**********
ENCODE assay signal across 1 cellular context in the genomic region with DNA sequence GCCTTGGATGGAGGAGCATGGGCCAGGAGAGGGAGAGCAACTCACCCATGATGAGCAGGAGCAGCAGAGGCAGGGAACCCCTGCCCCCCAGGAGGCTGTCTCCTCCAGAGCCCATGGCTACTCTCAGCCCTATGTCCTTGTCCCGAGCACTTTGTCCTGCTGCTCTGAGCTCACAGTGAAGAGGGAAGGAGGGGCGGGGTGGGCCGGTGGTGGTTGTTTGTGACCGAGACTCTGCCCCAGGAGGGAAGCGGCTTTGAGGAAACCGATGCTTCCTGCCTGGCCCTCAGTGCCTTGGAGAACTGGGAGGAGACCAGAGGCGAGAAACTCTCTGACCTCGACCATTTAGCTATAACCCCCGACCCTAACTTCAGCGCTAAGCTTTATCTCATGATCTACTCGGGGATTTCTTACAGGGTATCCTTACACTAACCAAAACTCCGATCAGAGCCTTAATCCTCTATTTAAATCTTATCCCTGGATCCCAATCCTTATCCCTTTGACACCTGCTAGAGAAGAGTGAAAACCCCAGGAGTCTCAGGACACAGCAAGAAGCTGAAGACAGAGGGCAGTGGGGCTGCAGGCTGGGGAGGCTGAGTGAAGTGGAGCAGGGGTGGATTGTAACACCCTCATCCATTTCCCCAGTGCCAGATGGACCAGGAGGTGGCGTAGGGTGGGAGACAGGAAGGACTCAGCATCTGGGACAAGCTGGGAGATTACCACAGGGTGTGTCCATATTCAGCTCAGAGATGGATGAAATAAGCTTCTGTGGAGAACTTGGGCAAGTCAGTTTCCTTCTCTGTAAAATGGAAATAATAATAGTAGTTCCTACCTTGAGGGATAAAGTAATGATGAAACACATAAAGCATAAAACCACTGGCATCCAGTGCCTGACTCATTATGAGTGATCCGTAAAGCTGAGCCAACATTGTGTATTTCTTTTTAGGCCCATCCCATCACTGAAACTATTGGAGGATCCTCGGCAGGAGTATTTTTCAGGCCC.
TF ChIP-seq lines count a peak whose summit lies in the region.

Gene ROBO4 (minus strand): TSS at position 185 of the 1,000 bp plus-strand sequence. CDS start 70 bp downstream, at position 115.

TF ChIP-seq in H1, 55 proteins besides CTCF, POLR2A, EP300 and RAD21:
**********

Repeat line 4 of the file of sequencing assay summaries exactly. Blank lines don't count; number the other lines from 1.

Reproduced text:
TF ChIP-seq in H1, 55 proteins besides CTCF, POLR2A, EP300 and RAD21: